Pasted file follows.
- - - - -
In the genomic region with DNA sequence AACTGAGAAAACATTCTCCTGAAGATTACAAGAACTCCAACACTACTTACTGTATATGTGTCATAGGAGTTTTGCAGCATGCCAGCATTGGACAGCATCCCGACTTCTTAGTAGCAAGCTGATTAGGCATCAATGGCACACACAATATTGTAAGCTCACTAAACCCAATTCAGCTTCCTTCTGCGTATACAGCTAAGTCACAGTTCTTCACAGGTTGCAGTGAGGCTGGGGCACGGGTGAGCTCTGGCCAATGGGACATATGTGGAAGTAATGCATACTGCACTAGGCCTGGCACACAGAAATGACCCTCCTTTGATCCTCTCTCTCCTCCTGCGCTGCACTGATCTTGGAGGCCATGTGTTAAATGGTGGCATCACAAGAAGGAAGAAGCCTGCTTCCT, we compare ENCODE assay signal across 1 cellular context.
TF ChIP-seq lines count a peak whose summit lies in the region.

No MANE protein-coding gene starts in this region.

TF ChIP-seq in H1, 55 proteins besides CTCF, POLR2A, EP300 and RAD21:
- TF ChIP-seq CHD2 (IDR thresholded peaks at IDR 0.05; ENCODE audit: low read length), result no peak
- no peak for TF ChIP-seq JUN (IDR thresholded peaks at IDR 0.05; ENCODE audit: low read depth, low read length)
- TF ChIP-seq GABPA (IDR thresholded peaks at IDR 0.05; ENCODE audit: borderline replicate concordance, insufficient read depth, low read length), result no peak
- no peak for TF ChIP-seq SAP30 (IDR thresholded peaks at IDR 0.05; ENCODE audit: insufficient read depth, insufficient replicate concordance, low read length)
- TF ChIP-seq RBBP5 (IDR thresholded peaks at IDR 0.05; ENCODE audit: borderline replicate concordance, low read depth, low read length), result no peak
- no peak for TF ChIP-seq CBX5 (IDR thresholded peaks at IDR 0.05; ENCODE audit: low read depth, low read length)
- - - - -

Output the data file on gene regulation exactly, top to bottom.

In the genomic region with DNA sequence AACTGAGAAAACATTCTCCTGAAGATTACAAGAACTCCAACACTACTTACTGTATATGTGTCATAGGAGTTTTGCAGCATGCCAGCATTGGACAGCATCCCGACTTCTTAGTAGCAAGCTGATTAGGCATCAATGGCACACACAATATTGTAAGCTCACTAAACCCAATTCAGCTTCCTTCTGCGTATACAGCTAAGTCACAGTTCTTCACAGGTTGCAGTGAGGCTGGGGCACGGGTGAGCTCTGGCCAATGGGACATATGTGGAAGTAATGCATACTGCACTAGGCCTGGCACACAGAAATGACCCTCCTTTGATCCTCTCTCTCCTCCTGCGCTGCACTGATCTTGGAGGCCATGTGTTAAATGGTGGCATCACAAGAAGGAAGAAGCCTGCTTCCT, we compare ENCODE assay signal across 1 cellular context.
TF ChIP-seq lines count a peak whose summit lies in the region.

No MANE protein-coding gene starts in this region.

TF ChIP-seq in H1, 55 proteins besides CTCF, POLR2A, EP300 and RAD21:
- TF ChIP-seq CHD2 (IDR thresholded peaks at IDR 0.05; ENCODE audit: low read length), result no peak
- no peak for TF ChIP-seq JUN (IDR thresholded peaks at IDR 0.05; ENCODE audit: low read depth, low read length)
- TF ChIP-seq GABPA (IDR thresholded peaks at IDR 0.05; ENCODE audit: borderline replicate concordance, insufficient read depth, low read length), result no peak
- no peak for TF ChIP-seq SAP30 (IDR thresholded peaks at IDR 0.05; ENCODE audit: insufficient read depth, insufficient replicate concordance, low read length)
- TF ChIP-seq RBBP5 (IDR thresholded peaks at IDR 0.05; ENCODE audit: borderline replicate concordance, low read depth, low read length), result no peak
- no peak for TF ChIP-seq CBX5 (IDR thresholded peaks at IDR 0.05; ENCODE audit: low read depth, low read length)